More important than this general expectation though is that indeed almost all existing approaches to quantum gravity introduce a short-distance regulator in one way or the other. String theory resolves short distances by getting rid of point particles and instead deals only with extended objects. In Loop Quantum Gravity, one has found a smallest unit of area and of volume. Causal Dynamical Triangulation is built on the very idea of discretizing space-time in finite units. In Asymptotically Safe Gravity, the resolution of distances below the Planck length seems prohibited because the strength of gravity depends on the resolution. Moreover, the deep connections that have been discovered between thermodynamics and gravity also indicate that Planck length areas are smallest units in which information can be stored.
“Why do we assume that the Planck length and time are the fundamental units of quantisation?”
This isn’t commonly assumed. It is assumed in Loop Quantum Gravity, and a lot of people don’t think this makes sense.
“Why could there not be smaller distances and times, just as there are larger masses?”
The question isn’t so much whether there are distances shorter than (this question might not even be meaningful), but whether you can ever measure anything shorter than. And it’s this resolution of short distances that seems to be spoiled by quantum gravitational effects.
There is very relevant distinction you must draw here, which is that in most cases physicists speak of the Planck length as a “minimum length scale”, not just a “minimum length.” The reason is that not any quantity with a dimension length is a length of something, and not any quantity with a dimension of energy is an energy of something. It is not the distance itself that matters but the space-time curvature, which has the dimension of an inverse distance squared. So if a physicist says “quantum gravity becomes important at the Planck length” what they actually mean is “quantum gravity becomes important when the curvature is of the order of an inverse Planck length squared.” Or “energy densities in the center-of-mass frame are of the order Planck mass to the forth power”. Or at least that’s what they should mean...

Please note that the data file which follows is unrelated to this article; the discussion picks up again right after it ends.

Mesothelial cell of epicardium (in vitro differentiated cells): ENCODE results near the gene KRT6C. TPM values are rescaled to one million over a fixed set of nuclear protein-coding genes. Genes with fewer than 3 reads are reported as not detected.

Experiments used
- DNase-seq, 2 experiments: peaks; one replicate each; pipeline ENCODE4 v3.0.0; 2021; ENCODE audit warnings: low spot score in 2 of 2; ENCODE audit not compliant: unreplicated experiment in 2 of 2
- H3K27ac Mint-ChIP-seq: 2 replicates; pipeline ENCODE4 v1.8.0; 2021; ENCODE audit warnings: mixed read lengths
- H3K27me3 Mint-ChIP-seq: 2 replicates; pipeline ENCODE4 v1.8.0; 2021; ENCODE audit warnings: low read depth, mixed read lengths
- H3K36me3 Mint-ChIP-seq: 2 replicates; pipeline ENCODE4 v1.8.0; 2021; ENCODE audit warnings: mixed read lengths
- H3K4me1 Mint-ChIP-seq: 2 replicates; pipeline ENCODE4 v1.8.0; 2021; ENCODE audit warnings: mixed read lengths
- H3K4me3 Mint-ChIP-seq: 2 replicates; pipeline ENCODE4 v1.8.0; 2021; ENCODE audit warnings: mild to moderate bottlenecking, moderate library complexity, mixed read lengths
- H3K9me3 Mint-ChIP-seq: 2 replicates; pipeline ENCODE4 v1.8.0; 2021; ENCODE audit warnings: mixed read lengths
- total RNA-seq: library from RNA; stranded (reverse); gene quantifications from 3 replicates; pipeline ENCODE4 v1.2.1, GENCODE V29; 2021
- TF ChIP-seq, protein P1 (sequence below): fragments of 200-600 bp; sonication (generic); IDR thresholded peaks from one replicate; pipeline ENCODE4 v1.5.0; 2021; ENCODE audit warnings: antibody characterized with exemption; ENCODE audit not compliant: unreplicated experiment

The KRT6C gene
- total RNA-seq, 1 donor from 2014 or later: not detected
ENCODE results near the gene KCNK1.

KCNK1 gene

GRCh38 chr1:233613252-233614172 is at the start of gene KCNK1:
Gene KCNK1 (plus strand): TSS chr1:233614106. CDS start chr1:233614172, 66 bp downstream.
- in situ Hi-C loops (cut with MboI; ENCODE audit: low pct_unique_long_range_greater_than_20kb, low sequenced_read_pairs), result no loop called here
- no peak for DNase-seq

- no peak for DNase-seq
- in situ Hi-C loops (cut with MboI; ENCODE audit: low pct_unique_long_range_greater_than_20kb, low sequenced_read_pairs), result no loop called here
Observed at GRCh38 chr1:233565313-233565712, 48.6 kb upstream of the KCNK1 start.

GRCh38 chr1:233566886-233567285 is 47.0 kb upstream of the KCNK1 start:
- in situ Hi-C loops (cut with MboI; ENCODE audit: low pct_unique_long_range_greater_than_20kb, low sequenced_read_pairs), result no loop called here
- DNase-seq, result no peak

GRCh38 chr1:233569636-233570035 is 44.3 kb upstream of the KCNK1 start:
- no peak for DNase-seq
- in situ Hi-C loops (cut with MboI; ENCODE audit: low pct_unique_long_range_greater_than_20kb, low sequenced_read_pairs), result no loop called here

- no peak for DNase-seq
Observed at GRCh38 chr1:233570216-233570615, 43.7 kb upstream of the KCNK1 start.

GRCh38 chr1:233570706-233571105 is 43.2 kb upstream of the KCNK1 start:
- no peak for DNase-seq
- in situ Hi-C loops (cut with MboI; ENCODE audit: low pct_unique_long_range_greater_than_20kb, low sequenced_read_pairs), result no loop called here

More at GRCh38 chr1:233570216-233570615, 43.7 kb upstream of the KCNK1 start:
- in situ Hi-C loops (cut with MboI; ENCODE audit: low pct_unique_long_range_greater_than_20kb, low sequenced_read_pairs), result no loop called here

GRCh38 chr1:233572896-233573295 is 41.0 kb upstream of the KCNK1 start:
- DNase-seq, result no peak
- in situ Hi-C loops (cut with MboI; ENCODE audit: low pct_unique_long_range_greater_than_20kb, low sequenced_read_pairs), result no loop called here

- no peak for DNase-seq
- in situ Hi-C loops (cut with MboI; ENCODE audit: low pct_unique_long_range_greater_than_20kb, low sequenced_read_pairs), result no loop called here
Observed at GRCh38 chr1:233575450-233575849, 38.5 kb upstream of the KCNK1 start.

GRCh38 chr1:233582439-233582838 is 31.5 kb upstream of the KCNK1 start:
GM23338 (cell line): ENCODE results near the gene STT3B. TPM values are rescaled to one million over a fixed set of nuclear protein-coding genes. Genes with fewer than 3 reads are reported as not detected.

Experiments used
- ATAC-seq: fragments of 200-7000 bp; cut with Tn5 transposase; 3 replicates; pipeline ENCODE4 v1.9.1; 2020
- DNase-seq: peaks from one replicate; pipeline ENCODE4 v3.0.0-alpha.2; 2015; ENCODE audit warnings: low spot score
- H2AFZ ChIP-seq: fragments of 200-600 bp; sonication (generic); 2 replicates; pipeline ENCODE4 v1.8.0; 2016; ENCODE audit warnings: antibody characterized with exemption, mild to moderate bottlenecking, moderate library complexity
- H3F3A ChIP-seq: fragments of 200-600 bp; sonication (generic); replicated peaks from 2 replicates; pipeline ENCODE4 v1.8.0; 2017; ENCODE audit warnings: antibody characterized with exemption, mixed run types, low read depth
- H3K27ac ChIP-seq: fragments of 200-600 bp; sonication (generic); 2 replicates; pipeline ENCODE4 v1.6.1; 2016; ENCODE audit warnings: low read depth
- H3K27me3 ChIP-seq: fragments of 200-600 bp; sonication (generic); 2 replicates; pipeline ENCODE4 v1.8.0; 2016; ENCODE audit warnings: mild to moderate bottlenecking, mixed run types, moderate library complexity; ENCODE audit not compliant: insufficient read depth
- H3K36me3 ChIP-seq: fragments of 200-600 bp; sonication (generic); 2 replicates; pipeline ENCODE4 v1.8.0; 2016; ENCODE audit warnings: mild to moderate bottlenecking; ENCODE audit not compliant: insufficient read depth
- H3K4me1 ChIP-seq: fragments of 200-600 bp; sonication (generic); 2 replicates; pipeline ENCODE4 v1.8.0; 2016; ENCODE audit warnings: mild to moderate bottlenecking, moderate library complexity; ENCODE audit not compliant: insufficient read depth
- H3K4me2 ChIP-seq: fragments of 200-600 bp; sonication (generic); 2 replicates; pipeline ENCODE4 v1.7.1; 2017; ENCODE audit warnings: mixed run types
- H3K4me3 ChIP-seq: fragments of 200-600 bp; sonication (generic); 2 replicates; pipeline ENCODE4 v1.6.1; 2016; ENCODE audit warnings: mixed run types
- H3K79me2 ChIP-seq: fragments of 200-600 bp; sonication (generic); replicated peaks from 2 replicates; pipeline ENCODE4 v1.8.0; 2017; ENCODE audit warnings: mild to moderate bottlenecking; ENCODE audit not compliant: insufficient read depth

And so, that the Planck length acts as a minimal length scale means that particle collisions that cram increasingly more energy into a smaller volumes will not reveal any new substructures once past Planckian curvature. Instead they may produce larger extended objects such as (higher-dimensional) black holes or stringballs and other exotic things. But note that in all these cases it is perfectly possible to exceed Planckian energies; this is referred to as “superplanckian scattering.”
Some models, such as deformed special relativity, do have an actual maximal energy. In this case the maximum energy is that of an elementary particle, which seems okay since we have never seen an elementary particle with an energy exceeding the Planck energy. In these models it is assumed that the upper bound for energies does not apply to composite particles, that you probably had in mind. The Planck energy is a huge energy to have for elementary particles, but its mass equivalent of 10-5 gram is tiny on every-day scales. Just exactly how it should come about that in these models the maximum energy bound does not apply for composite objects is not well understood and some people, such as I, believe that it isn’t mathematically consistent.
Thanks for an interesting question!